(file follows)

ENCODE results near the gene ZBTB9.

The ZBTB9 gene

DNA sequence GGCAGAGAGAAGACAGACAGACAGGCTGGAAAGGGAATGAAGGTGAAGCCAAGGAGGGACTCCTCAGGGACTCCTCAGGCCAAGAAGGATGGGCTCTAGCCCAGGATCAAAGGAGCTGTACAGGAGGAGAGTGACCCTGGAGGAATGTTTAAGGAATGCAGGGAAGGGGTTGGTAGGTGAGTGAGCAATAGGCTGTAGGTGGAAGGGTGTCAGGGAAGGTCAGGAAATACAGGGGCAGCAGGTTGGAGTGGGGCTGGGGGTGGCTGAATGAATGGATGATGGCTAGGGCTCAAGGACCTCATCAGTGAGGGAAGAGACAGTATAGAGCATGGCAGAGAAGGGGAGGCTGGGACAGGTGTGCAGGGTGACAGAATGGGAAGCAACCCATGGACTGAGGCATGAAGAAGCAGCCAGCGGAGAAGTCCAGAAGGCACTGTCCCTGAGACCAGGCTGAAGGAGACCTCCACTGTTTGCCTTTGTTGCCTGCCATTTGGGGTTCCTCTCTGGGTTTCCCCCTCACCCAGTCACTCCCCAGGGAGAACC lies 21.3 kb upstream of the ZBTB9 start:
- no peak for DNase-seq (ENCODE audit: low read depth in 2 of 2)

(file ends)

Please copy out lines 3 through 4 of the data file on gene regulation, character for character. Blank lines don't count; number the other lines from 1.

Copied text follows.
DNA sequence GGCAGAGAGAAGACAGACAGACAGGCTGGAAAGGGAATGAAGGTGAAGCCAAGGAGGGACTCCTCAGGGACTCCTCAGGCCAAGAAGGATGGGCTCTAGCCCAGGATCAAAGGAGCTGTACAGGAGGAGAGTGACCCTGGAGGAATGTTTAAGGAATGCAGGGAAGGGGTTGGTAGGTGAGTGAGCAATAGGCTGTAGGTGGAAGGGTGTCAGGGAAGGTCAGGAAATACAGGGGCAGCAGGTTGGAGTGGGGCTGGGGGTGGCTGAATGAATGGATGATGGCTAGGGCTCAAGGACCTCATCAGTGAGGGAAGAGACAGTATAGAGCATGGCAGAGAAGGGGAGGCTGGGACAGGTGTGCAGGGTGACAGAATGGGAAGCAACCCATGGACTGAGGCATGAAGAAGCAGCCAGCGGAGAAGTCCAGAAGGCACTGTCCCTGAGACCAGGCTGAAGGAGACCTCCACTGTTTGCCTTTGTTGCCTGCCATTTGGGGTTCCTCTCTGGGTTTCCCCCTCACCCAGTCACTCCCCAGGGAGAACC lies 21.3 kb upstream of the ZBTB9 start:
- no peak for DNase-seq (ENCODE audit: low read depth in 2 of 2)